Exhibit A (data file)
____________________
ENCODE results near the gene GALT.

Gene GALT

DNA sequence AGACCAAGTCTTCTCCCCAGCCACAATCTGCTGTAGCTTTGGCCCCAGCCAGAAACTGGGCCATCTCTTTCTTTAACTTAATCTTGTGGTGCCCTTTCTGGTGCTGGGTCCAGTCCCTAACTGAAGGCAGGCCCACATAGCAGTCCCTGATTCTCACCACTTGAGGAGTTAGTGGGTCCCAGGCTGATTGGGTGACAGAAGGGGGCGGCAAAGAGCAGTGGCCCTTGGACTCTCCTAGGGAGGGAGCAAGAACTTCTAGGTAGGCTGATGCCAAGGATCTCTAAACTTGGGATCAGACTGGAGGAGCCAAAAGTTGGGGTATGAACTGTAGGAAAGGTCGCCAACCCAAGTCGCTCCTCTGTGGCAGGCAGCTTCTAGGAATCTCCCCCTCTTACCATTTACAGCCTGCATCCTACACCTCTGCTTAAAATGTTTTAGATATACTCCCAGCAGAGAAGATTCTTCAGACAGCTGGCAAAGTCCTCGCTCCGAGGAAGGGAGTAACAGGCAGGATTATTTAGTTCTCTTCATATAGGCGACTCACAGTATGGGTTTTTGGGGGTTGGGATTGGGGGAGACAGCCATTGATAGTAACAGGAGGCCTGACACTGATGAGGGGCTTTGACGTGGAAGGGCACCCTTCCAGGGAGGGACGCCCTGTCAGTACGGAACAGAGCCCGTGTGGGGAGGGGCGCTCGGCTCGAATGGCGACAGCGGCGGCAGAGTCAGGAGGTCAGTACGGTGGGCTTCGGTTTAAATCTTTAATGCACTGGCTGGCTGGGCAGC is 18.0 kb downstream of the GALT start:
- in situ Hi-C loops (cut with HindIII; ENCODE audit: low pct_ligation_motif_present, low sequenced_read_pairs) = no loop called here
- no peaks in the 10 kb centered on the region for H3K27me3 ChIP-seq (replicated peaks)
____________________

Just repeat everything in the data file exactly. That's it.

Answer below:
ENCODE results near the gene GALT.

Gene GALT

DNA sequence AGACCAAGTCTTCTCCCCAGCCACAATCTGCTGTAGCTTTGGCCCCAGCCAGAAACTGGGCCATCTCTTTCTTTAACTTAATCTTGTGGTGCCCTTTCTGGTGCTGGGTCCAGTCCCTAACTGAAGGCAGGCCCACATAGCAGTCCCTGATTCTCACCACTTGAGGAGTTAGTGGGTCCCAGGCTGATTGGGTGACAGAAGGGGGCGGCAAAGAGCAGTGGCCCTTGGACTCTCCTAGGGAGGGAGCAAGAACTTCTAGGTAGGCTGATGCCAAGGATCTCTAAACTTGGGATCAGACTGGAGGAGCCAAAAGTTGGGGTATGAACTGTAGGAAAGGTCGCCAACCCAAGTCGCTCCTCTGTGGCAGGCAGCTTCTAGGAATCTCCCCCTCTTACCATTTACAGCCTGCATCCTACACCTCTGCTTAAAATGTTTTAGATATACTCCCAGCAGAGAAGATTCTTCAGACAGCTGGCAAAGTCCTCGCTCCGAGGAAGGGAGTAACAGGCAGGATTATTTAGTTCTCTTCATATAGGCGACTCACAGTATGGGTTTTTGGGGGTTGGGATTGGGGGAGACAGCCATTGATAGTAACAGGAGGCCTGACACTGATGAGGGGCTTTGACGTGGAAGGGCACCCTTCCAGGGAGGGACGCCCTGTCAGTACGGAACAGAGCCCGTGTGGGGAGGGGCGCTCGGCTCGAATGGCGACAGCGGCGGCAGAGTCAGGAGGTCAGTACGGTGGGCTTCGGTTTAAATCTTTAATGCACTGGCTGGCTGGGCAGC is 18.0 kb downstream of the GALT start:
- in situ Hi-C loops (cut with HindIII; ENCODE audit: low pct_ligation_motif_present, low sequenced_read_pairs) = no loop called here
- no peaks in the 10 kb centered on the region for H3K27me3 ChIP-seq (replicated peaks)